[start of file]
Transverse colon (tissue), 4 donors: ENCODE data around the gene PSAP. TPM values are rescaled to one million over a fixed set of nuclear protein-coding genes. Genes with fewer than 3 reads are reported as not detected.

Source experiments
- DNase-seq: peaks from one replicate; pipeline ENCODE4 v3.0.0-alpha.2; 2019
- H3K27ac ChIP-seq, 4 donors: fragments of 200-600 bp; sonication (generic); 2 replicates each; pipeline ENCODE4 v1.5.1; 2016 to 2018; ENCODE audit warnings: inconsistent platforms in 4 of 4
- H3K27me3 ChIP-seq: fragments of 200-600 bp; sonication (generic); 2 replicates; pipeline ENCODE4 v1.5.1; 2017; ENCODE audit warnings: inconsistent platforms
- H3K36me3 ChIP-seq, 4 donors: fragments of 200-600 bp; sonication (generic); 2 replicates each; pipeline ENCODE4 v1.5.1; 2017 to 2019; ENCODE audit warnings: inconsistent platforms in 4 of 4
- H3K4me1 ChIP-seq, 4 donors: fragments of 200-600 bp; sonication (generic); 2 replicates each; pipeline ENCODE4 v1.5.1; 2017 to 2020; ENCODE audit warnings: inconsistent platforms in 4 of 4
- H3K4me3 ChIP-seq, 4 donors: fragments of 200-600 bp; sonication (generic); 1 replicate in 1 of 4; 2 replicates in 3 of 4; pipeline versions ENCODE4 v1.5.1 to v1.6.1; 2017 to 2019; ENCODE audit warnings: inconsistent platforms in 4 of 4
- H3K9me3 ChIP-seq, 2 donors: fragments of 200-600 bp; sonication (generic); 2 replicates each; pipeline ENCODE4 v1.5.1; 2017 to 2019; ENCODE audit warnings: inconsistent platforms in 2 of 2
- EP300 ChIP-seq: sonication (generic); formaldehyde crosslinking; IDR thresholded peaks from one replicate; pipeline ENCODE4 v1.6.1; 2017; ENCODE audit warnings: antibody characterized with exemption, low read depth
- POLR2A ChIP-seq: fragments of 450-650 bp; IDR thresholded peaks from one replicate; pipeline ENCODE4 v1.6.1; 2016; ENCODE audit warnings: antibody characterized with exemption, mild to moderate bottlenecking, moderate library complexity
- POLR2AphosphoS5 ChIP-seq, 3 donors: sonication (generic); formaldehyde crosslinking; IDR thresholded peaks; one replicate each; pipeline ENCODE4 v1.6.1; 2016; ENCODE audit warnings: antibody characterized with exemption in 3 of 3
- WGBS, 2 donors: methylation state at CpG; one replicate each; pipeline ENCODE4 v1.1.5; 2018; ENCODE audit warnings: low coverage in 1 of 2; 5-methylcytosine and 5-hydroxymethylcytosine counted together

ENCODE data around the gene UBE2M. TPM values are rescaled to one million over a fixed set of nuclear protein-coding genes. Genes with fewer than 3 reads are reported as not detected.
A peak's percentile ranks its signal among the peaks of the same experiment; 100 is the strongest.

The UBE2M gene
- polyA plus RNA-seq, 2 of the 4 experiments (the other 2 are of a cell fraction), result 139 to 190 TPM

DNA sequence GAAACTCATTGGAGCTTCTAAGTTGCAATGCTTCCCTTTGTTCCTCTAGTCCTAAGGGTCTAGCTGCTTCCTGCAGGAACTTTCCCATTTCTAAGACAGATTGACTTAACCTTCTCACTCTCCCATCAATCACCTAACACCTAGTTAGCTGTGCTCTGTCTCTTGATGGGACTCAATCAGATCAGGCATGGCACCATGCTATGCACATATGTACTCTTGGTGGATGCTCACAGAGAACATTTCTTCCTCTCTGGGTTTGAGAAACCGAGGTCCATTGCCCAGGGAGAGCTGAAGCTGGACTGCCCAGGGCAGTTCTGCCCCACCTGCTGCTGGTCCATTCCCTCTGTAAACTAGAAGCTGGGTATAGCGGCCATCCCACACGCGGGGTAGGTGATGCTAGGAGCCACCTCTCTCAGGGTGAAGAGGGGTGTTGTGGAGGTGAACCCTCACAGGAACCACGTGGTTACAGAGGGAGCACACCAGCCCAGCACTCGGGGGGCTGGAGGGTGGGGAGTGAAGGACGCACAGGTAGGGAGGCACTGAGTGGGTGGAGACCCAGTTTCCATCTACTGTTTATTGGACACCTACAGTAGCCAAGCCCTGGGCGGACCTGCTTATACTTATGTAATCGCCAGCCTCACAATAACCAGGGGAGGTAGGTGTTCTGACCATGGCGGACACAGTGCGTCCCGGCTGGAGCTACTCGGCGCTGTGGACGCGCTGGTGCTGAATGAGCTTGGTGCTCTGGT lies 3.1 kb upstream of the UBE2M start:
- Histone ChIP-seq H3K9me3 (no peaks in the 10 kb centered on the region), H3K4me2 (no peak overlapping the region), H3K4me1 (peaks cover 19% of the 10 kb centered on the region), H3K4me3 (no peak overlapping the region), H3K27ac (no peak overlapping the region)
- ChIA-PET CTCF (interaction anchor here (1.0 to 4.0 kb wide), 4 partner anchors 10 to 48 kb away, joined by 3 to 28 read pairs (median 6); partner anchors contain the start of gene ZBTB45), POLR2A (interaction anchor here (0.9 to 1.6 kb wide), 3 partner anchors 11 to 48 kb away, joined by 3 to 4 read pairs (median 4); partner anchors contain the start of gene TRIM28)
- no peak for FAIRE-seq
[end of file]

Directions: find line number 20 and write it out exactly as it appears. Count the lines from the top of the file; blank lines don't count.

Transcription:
- ChIA-PET CTCF (interaction anchor here (1.0 to 4.0 kb wide), 4 partner anchors 10 to 48 kb away, joined by 3 to 28 read pairs (median 6); partner anchors contain the start of gene ZBTB45), POLR2A (interaction anchor here (0.9 to 1.6 kb wide), 3 partner anchors 11 to 48 kb away, joined by 3 to 4 read pairs (median 4); partner anchors contain the start of gene TRIM28)